It is a huge table under a gazebo behind a tall building. A silent, calm and serene atmosphere. We are having lunch and everything is so peaceful apart from occasional bursts from Kamotho about discipline. “When I ask a question, I expect an answer. I like responses just like you do because we are … Continue reading Who is your Family?
A conversation in the car between me and dad is always a welcome idea. The best part about such conversations is that he has to keep his eyes on the road when I break outrageous news like "I quit my job" and "I am getting married". He would wish he was glaring at me and … Continue reading One Half the Conversation
I remember a time when we always fought in the morning with mother about shoes. This memory is embedded in my brain like Shrapnel. Nyandarua was this cold place that was always raining hail, too cold. When it rained, the heavens burst open defiantly washing away everything on its path. We were accustomed to the … Continue reading A Story about Shoes
People who have not been close to death should not speak about it. Death is an academic Degree; you are only an expert when you have survived it and won the hat. Personally, I know death. I have seen death. I have dressed the scent of death on my body and ground my teeth in … Continue reading Rejected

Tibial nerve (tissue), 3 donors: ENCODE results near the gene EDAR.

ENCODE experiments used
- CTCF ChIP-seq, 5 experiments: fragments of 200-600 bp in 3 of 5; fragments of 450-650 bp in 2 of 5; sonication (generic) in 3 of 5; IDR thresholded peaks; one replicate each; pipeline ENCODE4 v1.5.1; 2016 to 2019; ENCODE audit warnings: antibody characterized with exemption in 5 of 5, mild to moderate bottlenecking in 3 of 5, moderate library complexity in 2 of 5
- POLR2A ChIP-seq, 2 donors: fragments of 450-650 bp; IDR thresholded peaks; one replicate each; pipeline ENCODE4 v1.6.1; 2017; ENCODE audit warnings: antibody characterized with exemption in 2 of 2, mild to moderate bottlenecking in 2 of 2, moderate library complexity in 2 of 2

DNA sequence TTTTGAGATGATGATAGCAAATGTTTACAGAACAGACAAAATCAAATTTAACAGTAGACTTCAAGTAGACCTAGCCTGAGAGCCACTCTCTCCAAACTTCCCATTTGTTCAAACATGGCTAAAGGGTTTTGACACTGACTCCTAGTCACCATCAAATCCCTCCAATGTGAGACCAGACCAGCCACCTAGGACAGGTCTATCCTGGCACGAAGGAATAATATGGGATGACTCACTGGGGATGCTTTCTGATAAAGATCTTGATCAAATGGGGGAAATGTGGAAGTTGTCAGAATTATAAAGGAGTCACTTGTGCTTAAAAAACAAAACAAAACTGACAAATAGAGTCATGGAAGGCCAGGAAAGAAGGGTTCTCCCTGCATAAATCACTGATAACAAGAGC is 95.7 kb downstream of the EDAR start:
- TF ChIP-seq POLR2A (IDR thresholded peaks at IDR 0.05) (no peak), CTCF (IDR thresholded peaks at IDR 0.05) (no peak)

Living in Nairobi is not an easy task. Surviving is not difficult, but then, surviving is not the same as living. The other day I was just minding my own business, reporting to work, my first job, for the first day, then all over sudden, I found myself in a police cell. Mind you, it … Continue reading Cuffs of Stupidity.
I was born a boy, or at least I thought I was until I had my first period at age sixteen. I was used to boy cardigans, shorts, boxers, vests, shirts and the like. My background was a humble one, where the only thing that mattered was that we had food at the end of … Continue reading Upside Down
Just about the time you get to the junction at Bahati that separates those willing to go to Solai and those about to move to Bahati and beyond, the pressure changes and the scent of something very familiar fill your nostrils. Nostalgia kicks in and all you want to do is tell everyone in that … Continue reading A Day in Nakuru
I have always found it improper for men to do dishes. It is like using a whole transit lorry, those that are fond of that Gilgil route, very large, very old and very slow, carrying containers written MAERSK, a word I cannot even pronounce, is it an initial? Anyway, unless you have been on that … Continue reading Men who do dishes